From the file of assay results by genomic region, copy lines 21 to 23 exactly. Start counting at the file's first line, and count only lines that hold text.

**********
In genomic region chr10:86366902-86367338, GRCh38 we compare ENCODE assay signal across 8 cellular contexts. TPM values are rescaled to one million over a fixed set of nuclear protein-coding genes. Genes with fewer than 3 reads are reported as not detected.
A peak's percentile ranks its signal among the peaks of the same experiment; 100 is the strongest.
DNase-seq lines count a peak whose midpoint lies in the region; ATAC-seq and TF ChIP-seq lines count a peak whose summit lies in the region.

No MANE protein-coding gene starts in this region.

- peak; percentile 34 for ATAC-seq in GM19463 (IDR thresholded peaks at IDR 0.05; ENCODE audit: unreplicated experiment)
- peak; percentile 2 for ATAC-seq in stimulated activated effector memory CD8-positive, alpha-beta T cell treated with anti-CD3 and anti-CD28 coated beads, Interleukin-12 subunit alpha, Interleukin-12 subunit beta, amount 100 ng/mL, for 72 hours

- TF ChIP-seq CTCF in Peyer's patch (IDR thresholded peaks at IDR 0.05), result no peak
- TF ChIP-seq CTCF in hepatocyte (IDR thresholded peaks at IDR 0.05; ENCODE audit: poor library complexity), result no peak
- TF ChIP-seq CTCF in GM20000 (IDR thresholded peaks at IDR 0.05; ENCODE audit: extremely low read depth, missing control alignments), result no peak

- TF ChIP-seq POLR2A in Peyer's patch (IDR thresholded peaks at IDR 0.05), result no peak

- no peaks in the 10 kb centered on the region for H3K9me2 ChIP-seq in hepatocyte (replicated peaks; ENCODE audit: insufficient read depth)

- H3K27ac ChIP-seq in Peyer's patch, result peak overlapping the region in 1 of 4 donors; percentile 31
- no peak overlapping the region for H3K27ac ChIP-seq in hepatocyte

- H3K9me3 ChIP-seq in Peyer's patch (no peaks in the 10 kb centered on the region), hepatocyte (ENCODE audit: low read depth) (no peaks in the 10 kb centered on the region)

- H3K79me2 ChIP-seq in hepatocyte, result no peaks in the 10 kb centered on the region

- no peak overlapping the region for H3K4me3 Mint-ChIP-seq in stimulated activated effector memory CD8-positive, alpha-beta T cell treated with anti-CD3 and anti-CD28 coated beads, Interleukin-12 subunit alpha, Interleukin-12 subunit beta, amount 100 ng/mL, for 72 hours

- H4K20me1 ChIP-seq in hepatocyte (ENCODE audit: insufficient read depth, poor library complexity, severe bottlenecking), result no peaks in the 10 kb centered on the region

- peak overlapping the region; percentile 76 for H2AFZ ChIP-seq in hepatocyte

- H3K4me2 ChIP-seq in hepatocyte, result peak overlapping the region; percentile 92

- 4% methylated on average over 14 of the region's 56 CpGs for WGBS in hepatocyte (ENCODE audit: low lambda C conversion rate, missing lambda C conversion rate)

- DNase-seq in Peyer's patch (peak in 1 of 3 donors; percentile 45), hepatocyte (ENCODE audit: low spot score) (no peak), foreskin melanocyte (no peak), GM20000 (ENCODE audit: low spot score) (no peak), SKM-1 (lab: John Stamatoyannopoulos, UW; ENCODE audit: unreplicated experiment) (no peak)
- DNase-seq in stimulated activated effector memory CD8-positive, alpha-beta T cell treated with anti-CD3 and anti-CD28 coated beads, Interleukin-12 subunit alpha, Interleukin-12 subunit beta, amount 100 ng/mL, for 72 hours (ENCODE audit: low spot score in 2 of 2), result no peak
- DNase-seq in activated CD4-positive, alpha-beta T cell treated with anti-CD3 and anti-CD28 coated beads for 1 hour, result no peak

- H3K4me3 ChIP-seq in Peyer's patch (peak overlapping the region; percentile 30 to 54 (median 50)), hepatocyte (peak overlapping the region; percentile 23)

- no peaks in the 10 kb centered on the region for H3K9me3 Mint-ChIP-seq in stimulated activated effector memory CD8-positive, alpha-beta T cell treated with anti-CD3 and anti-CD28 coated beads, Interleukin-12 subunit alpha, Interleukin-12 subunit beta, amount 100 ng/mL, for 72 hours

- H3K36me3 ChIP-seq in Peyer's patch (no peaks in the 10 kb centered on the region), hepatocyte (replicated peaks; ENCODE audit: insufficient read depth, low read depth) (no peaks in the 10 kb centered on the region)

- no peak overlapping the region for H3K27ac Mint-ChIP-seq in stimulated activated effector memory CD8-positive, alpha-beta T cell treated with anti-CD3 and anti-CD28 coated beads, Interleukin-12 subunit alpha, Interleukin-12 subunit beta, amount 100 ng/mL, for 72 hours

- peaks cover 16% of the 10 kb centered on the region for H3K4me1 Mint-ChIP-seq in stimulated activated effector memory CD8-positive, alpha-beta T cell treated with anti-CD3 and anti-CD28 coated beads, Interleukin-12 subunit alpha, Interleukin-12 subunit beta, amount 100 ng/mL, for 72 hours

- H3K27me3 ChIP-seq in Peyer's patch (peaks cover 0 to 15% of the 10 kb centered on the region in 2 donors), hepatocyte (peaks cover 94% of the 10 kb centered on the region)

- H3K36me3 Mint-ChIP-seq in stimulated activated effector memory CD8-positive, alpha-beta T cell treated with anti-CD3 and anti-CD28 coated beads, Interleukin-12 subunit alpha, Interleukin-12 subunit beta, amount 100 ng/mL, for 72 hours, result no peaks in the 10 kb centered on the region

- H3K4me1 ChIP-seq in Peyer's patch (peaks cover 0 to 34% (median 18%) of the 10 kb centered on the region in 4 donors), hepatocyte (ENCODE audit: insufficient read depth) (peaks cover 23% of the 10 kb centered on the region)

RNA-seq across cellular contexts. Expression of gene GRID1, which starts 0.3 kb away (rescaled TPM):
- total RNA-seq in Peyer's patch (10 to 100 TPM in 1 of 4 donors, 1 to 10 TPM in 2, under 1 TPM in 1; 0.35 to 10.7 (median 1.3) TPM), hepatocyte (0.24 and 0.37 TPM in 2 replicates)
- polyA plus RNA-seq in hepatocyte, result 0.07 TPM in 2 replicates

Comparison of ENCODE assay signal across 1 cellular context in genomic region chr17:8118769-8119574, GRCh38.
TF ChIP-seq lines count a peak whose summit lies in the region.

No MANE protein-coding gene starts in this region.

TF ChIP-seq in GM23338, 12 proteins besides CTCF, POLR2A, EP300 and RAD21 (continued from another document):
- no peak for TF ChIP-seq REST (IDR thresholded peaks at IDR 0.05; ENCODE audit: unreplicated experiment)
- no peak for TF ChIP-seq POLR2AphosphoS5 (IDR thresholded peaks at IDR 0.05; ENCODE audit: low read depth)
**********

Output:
- DNase-seq in Peyer's patch (peak in 1 of 3 donors; percentile 45), hepatocyte (ENCODE audit: low spot score) (no peak), foreskin melanocyte (no peak), GM20000 (ENCODE audit: low spot score) (no peak), SKM-1 (lab: John Stamatoyannopoulos, UW; ENCODE audit: unreplicated experiment) (no peak)
- DNase-seq in stimulated activated effector memory CD8-positive, alpha-beta T cell treated with anti-CD3 and anti-CD28 coated beads, Interleukin-12 subunit alpha, Interleukin-12 subunit beta, amount 100 ng/mL, for 72 hours (ENCODE audit: low spot score in 2 of 2), result no peak
- DNase-seq in activated CD4-positive, alpha-beta T cell treated with anti-CD3 and anti-CD28 coated beads for 1 hour, result no peak